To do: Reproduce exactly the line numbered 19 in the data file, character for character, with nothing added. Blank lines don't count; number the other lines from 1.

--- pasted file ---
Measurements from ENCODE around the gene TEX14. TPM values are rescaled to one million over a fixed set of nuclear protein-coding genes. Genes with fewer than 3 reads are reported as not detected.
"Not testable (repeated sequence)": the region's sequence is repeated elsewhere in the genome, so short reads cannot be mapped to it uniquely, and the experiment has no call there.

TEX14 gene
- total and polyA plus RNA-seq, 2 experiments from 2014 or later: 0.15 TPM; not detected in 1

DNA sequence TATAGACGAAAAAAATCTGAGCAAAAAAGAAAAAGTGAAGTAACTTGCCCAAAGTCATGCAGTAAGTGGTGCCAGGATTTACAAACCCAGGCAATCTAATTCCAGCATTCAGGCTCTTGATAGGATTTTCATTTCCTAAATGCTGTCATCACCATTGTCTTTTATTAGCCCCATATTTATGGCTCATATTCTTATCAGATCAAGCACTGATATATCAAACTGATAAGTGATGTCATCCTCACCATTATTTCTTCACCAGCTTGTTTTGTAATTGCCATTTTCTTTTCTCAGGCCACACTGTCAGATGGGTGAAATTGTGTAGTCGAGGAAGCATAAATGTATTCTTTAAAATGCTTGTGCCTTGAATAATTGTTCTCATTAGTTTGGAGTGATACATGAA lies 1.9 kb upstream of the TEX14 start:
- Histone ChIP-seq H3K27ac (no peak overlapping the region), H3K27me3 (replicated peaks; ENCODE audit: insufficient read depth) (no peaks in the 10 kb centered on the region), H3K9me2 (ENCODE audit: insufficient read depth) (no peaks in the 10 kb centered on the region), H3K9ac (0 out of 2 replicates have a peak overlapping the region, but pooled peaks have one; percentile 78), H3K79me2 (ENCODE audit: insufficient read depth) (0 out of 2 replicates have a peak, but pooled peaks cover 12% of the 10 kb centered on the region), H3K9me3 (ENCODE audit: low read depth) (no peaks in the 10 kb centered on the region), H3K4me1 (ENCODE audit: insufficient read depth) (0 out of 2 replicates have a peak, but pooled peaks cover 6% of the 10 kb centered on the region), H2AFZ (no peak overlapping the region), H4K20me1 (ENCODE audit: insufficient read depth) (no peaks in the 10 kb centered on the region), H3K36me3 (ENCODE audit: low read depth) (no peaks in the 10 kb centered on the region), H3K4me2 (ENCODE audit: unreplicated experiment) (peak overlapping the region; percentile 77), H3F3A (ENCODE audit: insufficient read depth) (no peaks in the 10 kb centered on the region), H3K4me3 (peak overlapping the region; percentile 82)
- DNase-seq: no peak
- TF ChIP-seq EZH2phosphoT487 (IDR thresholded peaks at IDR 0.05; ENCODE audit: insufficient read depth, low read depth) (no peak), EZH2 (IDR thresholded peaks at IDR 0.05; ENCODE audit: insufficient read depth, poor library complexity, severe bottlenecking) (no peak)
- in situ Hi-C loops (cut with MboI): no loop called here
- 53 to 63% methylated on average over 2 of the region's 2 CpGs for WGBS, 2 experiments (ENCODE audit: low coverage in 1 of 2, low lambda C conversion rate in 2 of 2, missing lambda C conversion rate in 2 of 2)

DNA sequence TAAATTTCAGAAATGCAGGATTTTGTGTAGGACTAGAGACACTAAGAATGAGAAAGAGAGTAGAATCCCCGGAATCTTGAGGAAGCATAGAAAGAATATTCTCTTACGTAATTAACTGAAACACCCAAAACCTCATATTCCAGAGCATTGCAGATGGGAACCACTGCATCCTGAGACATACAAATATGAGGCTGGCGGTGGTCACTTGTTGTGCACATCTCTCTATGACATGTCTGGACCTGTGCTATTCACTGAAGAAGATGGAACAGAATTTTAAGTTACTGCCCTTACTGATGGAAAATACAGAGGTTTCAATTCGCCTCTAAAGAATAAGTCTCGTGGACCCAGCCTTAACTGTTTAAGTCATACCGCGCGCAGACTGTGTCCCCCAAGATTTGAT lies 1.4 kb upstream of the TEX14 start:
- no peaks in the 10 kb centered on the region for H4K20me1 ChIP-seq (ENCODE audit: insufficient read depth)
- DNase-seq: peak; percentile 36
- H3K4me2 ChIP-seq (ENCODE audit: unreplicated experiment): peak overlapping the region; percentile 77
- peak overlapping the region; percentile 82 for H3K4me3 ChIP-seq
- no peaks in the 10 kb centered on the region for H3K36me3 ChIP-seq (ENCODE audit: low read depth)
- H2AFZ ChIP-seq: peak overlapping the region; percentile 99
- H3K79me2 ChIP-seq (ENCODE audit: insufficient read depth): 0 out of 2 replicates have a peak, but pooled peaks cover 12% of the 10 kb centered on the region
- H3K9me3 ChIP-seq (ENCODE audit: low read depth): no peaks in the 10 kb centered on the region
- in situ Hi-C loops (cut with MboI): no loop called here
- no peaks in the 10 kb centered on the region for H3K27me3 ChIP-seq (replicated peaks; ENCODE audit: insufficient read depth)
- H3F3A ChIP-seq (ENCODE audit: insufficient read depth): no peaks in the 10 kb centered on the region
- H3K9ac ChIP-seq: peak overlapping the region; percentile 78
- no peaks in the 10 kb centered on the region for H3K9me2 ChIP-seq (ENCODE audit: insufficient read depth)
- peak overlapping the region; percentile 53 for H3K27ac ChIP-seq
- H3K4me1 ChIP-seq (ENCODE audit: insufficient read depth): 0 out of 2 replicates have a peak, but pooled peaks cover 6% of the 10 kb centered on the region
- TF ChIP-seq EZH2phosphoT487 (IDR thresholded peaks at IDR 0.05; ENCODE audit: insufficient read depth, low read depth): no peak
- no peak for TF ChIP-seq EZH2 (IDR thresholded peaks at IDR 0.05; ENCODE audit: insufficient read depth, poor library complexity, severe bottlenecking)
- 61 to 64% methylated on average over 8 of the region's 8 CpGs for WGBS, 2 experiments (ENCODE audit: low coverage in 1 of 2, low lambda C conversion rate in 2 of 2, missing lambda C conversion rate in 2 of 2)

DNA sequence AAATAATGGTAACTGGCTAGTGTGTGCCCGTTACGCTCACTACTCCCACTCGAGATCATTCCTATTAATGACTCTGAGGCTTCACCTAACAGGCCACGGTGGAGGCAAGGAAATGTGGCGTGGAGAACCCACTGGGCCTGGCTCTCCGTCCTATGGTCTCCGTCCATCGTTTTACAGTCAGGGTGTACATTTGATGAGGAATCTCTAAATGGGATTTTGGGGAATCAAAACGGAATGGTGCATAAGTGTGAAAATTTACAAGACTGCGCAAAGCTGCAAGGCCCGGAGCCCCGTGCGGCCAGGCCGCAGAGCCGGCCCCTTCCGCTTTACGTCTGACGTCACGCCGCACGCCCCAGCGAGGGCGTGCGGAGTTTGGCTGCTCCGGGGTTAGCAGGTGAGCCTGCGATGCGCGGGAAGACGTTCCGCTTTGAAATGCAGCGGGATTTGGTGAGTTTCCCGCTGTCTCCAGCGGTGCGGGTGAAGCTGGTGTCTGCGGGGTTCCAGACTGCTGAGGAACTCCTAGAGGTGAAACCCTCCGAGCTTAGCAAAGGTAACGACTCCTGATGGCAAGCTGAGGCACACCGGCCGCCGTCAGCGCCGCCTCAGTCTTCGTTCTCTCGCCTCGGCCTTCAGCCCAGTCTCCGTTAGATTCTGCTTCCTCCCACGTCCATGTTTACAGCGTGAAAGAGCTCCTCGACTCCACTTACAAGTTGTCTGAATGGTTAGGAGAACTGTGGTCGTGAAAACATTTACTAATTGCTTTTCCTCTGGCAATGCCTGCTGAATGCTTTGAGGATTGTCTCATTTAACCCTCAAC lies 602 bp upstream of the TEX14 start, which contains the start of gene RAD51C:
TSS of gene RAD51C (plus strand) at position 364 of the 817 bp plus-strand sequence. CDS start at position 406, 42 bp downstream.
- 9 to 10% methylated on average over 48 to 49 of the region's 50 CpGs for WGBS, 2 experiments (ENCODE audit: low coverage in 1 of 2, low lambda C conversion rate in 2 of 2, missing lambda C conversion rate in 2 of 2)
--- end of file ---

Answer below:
- H3K9me3 ChIP-seq (ENCODE audit: low read depth): no peaks in the 10 kb centered on the region